Soba (そば or 蕎麦?) is the Japanese name for buckwheat. It is synonymous with a type of thin noodle made from buckwheat flour, and in Japan can refer to any thin noodle (in contrast to thick wheat noodles, known as udon). Soba noodles are served either chilled with a dipping sauce, or in hot broth as a noodle soup. It takes three months for buckwheat to be ready for harvest, so it can be harvested four times a year, mainly in spring, summer, and autumn. In Japan, buckwheat is produced mainly in Hokkaido. Soba that is made with newly-harvested buckwheat is called “shin-soba”. It is sweeter and more flavorful than regular soba.

Since soba also means “next to,” there is a unique Japanese custom called “hikkoshi-soba (moving-in noodles).” People who have just moved into a new neighborhood, give their new neighbors soba while introducing themselves.

On New Year’s Eve there is a custom to eat “toshikoshi-soba (year-crossing noodles).” Because soba is fine and long, people eat them to wish for a long life. This became widespread in the Edo period.

The style of Mr. Yamaguchi’s noodles is is Echizen oroshi soba, or Summer Noodles. They are served cold with bonito flakes, spring onions and a sauce made of freshly grated daikon that was mixed with seasoning. The cooking liquid is also served alongside as a tea.  The seasoning for Echizen oroshi soba is usually made with soy sauce, mirin, water and sugar, but in this case because Mr. Yamaguchi believes that the daikon in Hawaii is sweeter than in Japan, he brought a bittering agent to counteract that sweetness.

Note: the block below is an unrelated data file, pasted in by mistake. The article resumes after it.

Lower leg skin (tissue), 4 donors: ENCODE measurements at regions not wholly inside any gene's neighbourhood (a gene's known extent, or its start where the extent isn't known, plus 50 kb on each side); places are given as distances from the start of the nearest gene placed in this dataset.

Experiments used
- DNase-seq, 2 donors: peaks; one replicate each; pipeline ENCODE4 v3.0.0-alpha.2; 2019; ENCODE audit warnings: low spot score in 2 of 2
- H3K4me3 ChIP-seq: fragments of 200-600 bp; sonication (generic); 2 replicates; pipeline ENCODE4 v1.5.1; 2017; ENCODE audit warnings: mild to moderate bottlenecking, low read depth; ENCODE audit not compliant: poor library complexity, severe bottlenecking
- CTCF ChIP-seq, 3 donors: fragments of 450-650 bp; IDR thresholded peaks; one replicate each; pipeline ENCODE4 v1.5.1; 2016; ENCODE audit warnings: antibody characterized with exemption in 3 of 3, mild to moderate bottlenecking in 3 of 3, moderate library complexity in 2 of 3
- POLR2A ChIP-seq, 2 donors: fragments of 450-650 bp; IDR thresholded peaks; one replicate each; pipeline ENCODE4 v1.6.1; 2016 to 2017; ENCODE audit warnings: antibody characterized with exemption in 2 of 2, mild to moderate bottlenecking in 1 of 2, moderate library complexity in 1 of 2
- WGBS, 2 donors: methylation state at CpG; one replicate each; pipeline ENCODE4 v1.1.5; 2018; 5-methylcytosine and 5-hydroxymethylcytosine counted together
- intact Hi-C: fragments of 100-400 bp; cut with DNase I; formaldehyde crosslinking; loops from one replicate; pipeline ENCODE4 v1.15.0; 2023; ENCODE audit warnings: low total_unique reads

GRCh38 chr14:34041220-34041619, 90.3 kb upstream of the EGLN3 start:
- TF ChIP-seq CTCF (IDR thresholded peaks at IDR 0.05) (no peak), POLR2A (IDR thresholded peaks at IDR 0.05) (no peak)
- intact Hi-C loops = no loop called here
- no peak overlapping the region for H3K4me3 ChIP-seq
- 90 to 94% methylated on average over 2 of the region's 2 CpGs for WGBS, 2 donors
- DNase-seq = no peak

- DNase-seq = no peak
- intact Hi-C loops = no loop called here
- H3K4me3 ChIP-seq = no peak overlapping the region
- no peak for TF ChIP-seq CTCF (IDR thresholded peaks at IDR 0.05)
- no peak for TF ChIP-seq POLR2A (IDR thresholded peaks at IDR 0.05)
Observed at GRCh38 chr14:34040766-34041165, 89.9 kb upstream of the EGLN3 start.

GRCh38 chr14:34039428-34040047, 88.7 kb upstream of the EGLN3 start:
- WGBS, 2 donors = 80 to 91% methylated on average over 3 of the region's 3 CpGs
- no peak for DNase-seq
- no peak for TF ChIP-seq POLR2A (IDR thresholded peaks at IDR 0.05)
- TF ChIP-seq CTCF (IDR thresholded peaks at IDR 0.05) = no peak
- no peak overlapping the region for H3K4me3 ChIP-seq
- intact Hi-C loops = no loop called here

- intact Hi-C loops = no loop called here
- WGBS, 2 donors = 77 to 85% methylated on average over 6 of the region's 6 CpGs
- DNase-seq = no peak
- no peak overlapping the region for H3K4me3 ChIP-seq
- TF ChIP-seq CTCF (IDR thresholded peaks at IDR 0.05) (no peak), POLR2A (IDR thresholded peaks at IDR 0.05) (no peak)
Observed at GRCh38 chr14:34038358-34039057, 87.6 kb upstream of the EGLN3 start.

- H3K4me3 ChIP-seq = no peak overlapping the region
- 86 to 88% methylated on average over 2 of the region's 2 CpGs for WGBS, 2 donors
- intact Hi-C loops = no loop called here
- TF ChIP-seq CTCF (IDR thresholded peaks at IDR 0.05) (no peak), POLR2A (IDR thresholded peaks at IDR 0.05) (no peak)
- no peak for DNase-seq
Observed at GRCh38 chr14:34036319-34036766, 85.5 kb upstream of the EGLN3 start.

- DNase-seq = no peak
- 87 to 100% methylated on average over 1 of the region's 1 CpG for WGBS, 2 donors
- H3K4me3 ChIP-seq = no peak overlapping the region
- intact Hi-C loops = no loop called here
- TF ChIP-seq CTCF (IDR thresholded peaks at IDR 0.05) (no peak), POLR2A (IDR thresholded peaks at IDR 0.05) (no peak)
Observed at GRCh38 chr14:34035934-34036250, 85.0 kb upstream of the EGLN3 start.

Mr. Yamaguchi does not speak English, so an interpreter from the Puna Hongwanji was available to translate his meticulous instructions. First the dough is made. This process takes about 30 minutes. Special flour made from the heart of the buckwheat is ground into flour. Mr. Yamaguchi brought his custom made flour in pre-measured bags. Each bag made one batch of soba. He had to make 3 batches to feed the 40 people attending the class. He starts by emptying the bag of soba flour into the bowl and adding a precise amount of water a tiny bit at a time. He works the dough by hand assuring that the hydration occurs evenly. As he incorporates more and more water, the dough begins to form and he kneads it over and over into a smooth and elastic dough. Finally after working the dough into complete submission, he flattens it into a disk and then starts the rolling process. The disc eventually is flattened and thinned into a square shape. This process takes another 20-30 minutes. The entire time my head was spinning as I was thinking how much easier it would be with a pasta machine to roll it out. Then when the dough is as thin as it needs to be, the square is folded over three times with extra flour to keep it from sticking and the cutting begins. The noodles are quite thin, thinner than the commercially made soba that I have experienced. Each bunch of noodles consists of 28 cuts. The noodles are then shaken to rid the excess flour and laid out on a sheet to rest. At this point you could cover the noodles and refrigerate for up to three days, but it is best to use them fresh.

A large wok-pot on a commercial wok burner was filled with water and set to boil. Once boiling the noodles are added and cooked using a long set of chopsticks to occasionally stir. In about 5 minutes a noodle is removed and tasted and when the noodles are at the ready they are placed into a colander and immediately dunked into ice water and “washed”. Then they go through the process a second time in fresh ice water. They are then immediately drained and served in bowls. The daikon in sauce goes on top, then some green onion slices and finally a generous hand full of bonito flakes.